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World champ Paul O’Donovan set to race at Irish Rowing Championships in August

July 19th, 2021 8:30 AM

By Kieran McCarthy

Paul O'Donovan during a Tokyo Team Ireland announcement for rowing at the National Rowing Centre in Cork. (Photo: Seb Daly/Sportsfile)

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FOUR-TIME World champion Paul O’Donovan intends to race at the Irish Rowing Championships next month.

The Skibbereen rower is currently in Tokyo ahead of the Olympics that start at the end of the week where Fintan McCarthy and himself are tipped for glory in the men’s lightweight double. The Games have his full attention right now, but O’Donovan also plans to compete at the nationals for the first time since 2017.

Because of his international commitments every year and how the rowing calendar falls – and it’s the same for all Skibb’s senior international rowers – O’Donovan has missed most national championships in recent times.

This year, however, the 27-year-old is set to race at the championships that will take place in the National Rowing Centre in Inniscarra from August 20th to 22nd.

‘The plan is to race the championships if we can. They are the third weekend in August. We’ll have to start focussing on them now pretty soon. Once this Japan regatta is over with, that will be the big regatta then,’ O’Donovan said.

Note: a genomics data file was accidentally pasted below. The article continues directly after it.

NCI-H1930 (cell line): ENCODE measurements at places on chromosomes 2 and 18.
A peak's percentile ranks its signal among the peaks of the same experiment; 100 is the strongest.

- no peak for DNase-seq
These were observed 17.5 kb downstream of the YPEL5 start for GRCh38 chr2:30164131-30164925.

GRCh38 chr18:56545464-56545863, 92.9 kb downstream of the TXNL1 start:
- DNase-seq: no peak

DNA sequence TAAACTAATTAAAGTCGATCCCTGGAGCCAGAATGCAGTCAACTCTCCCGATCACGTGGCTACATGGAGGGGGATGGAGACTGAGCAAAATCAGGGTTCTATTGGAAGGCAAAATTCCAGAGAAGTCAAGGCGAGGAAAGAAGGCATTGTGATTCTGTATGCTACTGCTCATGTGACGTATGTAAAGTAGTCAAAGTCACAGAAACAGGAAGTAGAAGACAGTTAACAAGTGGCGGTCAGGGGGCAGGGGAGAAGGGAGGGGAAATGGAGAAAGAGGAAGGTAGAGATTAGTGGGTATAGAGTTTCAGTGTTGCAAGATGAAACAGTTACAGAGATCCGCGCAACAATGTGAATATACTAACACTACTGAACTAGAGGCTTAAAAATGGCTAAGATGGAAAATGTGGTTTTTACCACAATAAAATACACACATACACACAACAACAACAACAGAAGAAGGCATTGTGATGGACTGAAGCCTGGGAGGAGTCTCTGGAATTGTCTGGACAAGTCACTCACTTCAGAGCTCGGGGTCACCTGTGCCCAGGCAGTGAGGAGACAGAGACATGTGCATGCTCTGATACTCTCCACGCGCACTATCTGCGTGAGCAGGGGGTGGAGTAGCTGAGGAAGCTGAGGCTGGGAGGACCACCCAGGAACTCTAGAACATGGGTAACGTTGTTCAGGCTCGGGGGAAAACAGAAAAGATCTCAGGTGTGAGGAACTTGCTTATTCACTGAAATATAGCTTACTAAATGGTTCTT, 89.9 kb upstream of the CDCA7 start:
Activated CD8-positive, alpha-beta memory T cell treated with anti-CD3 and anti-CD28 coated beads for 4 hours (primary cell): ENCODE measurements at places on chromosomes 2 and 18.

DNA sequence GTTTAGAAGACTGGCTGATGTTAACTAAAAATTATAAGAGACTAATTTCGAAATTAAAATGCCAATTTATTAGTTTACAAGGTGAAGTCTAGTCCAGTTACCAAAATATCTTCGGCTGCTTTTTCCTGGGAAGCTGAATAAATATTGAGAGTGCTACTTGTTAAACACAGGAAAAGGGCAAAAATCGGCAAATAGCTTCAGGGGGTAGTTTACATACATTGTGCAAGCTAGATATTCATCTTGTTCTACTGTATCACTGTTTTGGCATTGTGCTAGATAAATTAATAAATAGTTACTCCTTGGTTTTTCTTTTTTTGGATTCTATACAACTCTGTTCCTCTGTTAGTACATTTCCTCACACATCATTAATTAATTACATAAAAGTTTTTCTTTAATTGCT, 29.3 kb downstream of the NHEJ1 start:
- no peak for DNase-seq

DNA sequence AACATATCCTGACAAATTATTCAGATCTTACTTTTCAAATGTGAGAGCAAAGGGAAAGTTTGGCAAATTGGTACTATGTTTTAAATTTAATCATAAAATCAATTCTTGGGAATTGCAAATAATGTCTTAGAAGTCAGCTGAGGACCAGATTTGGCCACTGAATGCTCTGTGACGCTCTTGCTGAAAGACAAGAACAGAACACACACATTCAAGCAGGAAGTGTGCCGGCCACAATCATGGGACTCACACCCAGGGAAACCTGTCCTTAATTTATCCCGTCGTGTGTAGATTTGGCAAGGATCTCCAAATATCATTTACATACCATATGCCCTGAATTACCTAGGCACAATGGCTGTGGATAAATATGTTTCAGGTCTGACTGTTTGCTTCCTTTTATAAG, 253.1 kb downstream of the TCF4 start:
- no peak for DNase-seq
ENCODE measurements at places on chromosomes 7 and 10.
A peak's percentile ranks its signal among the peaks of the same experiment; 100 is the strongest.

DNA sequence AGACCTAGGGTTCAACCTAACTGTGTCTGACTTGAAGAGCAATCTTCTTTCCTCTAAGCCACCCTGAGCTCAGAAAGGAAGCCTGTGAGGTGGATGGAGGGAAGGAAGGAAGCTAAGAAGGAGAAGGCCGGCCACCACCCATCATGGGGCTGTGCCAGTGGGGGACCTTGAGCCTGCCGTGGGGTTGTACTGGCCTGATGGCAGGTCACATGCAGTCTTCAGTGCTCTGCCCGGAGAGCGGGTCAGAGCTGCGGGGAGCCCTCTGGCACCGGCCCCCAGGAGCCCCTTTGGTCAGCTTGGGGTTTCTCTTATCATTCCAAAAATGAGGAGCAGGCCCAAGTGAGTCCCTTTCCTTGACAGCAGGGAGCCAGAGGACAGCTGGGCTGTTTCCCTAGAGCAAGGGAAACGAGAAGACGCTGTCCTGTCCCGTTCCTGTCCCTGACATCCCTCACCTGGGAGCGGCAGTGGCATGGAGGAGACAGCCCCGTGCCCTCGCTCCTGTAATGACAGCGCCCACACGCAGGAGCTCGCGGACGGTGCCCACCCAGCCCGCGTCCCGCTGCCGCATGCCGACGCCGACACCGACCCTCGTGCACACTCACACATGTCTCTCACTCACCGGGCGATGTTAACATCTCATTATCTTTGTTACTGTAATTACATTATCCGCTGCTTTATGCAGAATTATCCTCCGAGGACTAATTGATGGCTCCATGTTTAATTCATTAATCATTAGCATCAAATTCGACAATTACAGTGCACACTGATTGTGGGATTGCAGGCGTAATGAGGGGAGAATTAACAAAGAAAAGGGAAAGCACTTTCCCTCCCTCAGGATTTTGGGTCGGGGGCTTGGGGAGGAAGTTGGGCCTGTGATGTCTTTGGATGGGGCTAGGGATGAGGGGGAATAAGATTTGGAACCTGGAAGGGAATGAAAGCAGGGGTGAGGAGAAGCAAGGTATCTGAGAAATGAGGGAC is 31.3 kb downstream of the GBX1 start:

Given that the 2021 World Rowing Championships due to be held in Shanghai in October have been cancelled, the nationals will represent the last big event of the year. It’s expected that all of Skibbereen’s Olympians will compete at the Irish Rowing Championships next month, but their full focus now is on the Games that start on Friday, July 23rd.

The rowing action will take place at the Sea Forest Waterway located in Tokyo Bay. It’s one of the few international regatta courses on salt water, but O’Donovan doesn’t believe that will cause any problems.

‘Growing up in Skibbereen we have a lot of work done on salt water. Out in Brazil, at the 2016 Olympics, it was a salt water lake we were rowing on, too.

‘I think they say the salt water makes it even a bit quicker as there is more buoyancy and lift in the boats which reduces the drag.

‘If the wind is right there might be some quick times,’ the 2016 Olympic silver medallist explained.

Having spent the previous three weeks on a training camp in Banyoles, Spain, the Irish lightweight rowing gang is now in Tokyo ahead of their opening races on Saturday week. It will be hot and humid in Japan, but the experienced O’Donovan won’t be fazed by the conditions.

‘It’s going to very hot and humid, and that’s why we were in Spain on a training camp,’ he explained.

‘We’ve supplemented that with a bit of work in the sauna after training so we get a bit of extra heat stress.

‘In terms of the weather variables, it’s supposed to be quite windy there at times. We are used to that at home. In the afternoons in Banyoles the wind picked up a bit so we are well used to that.’

Whatever the conditions, O’Donovan is primed and ready.

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